Located right in the heart of Seattle’s Waterfront, Argosy Cruises is that special activity that’s at once appeals to tourists and locals. For tourists, the cruise line serves as a way to sightsee quickly and from a unique vantage point. For locals, the cruises are a chance to get out on the water in style and maybe even learn something new about your town and its history. There are bars on the boats, too, and you can’t say the same about most other tours in town!
Argosy Cruises offers a number of different cruises on different sizes of vessels, from larger ships to smaller boats. Cruises can be a way to sightsee, but also a way to relax on the water, or even a holiday tradition.
The Harbor Cruise - Perfect for Visitors
For CityPass holders and most people visiting Seattle, the Harbor Cruise is the perfect option. It’s short. It’s sweet. It’s affordable and offered all year round. And you get to see all the quintessential sights of downtown Seattle in a one-hour tour, including the city skyline, the port, the stadiums and Seattle’s best water and mountain views. Locals probably won’t enjoy this cruise as much as others since they likely see these sights often, unless you’re really just looking to get out and enjoy some time on the water.
While the Harbor Cruise is a good overview, other cruises delve into specific parts of Seattle. These include cruises through the Ballard Locks, Lake Union, and Lake Washington, and offer a lot of appeal to both locals and visitors. Lake Union allows cruisers a quintessentially Seattle experience as you’ll see houseboats, Gas Works Park, and seaplanes landing and taking off from the lake. Lake Union is right at the heart of Seattle and serves as a recreational hub for all things water. Likewise, Lake Washington showcases another side of Seattle with Bill Gates’s home along its shores and the Bellevue skyline on view.
Going Through the Ballard Locks
However, one of the best cruises in Seattle—or anywhere—is the Locks Cruise. The Hiram M. Chittenden Locks (also called the Ballard Locks since they’re in Ballard) help boating traffic pass between the Puget Sound and Lake Union and adjust for both a height difference between the two bodies of water as well as keeping the water separate as one is salt water and one is fresh. While anyone can go watch the Locks in action from the shore (and check out the salmon ladder there too), experiencing the Locks on a boat is far superior. Argosy Cruises goes right through the locks with the rest of the traffic so you’ll get to see what it’s like first hand. The cruise also travels along the Lake Washington Ship Canal (where the locks are located) and Lake Union, so you’ll get an up-close view at Seattle’s working waterfront, tugboats, floating homes and more.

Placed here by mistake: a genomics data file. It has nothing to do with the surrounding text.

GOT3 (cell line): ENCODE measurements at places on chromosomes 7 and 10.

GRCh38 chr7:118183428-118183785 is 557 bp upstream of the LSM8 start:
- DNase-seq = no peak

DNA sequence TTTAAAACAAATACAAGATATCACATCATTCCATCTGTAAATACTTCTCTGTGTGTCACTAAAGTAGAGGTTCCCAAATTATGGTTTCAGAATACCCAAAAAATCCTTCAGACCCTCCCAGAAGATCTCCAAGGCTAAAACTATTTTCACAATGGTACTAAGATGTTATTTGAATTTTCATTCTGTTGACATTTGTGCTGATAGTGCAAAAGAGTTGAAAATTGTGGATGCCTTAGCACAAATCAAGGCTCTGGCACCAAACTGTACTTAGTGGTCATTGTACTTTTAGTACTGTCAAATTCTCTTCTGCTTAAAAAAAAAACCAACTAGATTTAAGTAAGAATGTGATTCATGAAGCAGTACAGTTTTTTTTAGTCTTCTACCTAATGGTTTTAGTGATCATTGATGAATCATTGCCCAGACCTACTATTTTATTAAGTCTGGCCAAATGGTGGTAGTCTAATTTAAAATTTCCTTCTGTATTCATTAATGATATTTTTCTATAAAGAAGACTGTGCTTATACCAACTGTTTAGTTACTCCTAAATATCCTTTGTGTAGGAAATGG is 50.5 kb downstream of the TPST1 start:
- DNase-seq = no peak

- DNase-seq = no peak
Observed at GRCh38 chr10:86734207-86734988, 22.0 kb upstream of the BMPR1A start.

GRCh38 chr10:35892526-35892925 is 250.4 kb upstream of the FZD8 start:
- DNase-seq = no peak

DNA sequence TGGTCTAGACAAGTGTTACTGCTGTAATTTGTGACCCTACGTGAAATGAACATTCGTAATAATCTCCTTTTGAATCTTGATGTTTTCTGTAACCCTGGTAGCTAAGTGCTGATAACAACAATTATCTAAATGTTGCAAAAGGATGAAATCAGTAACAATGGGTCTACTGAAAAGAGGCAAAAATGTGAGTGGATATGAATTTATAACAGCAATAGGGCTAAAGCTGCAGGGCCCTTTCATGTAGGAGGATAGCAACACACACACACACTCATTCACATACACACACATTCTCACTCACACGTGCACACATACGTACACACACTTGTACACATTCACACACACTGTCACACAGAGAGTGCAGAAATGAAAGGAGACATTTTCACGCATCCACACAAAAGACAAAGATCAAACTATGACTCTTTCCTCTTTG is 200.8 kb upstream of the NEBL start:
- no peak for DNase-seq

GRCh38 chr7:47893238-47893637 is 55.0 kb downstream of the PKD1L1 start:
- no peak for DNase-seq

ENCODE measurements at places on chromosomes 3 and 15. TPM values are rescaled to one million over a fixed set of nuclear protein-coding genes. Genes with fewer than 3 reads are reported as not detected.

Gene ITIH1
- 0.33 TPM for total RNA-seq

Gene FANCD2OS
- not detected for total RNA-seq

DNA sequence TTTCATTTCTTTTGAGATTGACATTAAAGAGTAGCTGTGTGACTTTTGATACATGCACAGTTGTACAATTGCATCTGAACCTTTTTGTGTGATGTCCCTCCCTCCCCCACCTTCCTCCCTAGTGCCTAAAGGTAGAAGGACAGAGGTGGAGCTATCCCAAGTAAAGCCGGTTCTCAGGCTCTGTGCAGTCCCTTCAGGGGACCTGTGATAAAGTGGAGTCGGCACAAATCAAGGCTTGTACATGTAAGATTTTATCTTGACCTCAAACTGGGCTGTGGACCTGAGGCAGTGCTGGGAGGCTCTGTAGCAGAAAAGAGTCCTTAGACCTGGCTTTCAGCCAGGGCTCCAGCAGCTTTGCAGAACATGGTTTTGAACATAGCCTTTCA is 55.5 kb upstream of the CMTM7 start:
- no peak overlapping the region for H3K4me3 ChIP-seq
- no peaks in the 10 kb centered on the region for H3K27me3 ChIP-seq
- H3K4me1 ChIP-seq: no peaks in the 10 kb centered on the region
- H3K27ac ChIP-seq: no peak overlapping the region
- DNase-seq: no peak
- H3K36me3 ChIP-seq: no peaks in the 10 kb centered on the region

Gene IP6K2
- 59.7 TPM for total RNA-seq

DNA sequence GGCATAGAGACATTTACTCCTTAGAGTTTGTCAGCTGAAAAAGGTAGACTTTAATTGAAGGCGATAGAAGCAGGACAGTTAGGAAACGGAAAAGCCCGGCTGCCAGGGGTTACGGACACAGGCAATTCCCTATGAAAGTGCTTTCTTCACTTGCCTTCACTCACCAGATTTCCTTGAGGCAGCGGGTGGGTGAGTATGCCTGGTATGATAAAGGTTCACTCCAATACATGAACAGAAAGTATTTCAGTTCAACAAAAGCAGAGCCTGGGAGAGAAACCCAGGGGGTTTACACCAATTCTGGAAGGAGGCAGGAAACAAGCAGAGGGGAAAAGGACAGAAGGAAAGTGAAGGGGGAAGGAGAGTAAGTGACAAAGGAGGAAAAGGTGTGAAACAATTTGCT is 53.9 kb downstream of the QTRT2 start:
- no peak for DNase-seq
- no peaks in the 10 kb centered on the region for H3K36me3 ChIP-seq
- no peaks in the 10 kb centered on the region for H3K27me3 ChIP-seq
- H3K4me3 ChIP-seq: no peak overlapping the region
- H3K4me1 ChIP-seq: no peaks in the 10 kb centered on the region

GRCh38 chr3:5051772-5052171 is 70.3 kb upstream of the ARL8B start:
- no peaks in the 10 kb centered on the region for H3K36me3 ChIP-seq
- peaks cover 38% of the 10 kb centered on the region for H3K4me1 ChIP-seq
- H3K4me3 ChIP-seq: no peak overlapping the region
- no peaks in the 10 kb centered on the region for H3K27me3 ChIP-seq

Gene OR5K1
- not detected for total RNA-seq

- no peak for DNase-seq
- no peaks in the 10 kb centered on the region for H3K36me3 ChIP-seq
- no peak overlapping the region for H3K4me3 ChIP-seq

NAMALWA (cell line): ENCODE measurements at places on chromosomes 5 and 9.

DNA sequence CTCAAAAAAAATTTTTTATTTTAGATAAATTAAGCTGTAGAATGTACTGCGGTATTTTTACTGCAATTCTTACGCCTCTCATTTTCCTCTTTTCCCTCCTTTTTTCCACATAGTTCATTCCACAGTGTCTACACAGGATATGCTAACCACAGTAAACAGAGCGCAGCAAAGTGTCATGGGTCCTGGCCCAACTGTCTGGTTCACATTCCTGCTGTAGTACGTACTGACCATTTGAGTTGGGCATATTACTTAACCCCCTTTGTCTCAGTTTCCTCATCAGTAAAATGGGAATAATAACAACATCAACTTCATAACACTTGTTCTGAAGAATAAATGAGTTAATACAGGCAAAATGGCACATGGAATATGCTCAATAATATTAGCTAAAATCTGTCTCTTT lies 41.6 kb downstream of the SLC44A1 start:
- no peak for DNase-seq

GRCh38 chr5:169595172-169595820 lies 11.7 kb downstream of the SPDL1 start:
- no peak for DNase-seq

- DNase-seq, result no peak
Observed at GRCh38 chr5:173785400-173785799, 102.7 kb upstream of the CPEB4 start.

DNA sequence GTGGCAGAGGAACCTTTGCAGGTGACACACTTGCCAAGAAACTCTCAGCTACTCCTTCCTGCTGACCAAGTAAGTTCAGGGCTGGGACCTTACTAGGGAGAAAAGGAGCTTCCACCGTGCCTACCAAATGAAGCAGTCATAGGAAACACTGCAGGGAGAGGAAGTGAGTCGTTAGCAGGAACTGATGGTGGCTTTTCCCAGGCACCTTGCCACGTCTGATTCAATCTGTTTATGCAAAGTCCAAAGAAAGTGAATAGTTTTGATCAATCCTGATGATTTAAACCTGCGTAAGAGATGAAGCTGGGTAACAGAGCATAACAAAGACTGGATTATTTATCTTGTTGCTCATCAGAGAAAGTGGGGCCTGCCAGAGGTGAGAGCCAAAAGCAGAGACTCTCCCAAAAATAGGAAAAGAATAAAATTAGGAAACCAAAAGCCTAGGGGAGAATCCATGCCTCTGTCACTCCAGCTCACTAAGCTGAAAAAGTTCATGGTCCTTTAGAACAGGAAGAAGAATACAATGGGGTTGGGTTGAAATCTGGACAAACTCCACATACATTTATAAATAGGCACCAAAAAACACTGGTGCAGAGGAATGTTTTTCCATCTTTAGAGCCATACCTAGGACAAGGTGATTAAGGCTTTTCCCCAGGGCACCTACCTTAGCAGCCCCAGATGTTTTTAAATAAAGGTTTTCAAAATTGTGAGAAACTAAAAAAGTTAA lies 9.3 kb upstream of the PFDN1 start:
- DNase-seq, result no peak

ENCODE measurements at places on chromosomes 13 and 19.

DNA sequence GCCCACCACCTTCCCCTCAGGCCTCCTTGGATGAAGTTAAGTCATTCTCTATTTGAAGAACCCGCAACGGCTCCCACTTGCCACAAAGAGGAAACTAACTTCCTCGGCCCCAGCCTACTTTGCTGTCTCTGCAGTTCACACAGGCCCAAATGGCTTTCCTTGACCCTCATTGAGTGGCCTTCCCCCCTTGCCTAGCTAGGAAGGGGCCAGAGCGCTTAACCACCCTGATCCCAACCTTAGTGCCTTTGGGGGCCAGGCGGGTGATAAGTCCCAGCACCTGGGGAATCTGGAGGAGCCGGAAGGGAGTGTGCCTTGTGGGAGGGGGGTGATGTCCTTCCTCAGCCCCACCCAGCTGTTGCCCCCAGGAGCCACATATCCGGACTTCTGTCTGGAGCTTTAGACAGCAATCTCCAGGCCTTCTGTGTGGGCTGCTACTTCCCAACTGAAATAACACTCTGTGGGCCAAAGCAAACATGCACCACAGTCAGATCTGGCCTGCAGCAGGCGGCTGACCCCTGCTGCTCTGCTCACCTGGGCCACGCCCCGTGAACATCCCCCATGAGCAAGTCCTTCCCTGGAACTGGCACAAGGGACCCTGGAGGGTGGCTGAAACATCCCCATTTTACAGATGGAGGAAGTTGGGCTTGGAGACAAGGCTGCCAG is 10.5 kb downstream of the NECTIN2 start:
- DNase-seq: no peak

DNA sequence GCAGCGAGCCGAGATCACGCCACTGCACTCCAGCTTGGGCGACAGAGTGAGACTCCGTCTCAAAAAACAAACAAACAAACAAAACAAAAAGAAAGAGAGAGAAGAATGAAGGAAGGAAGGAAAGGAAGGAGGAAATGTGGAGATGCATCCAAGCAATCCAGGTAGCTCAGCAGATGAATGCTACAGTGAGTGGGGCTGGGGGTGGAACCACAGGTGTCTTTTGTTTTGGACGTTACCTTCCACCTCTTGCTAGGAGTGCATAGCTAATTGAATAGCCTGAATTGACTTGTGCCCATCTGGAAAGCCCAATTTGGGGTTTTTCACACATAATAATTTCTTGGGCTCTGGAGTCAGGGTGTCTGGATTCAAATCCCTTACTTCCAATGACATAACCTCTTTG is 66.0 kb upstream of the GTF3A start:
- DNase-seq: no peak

Another truly unique way to get to know not only Seattle but the wider cultural history of the area is to join the Blake Island Excursion, which is the longest of Argosy’s cruise offerings and does not go all year round. Blake Island is located 45 minutes off of Seattle’s waterfront and a bit to the south. It’s thought to be the birthplace of Chief Sealth (otherwise known as Chief Seattle) and was a sacred island to the local Coast Salish tribes. Blake Island Excursions take cruisers out to the island where you’ll get to enjoy a traditionally baked salmon meal, a show put on by local tribes that teaches about their culture through dances, chants, and storytelling. After the show, you have a little time to explore the island’s beaches and trails before heading back.
Holidays and Special Cruises
Argosy also joins in the local holiday fun throughout the year with all kinds of themed cruises. Watch for Mother’s Day brunch, Easter brunch, and mystery cruises, but the best of the best holiday cruises come after Thanksgiving—the Christmas Ship Festival.
The Christmas Ship Festival is actually a collection of cruises that depart from ports up and down the Puget Sound. Each cruise is headed up by the Christmas Ship—one of the largest Argosy boats decked out in lights—and followed by usually a second Argosy ship and any other boats that want to join in. Some ports end up with a big following of boats, often also decorated with lights. The lead ship blasts holiday tunes along the way. When the ships arrive at their second port, a choir on the Christmas Ship sings to those on the ship and the music is broadcast to those on other ships as well as to people waiting on the shore (there are always people waiting on shore for the Christmas Ship to arrive). It’s a unique way to celebrate the holidays and a lot of fun to boot!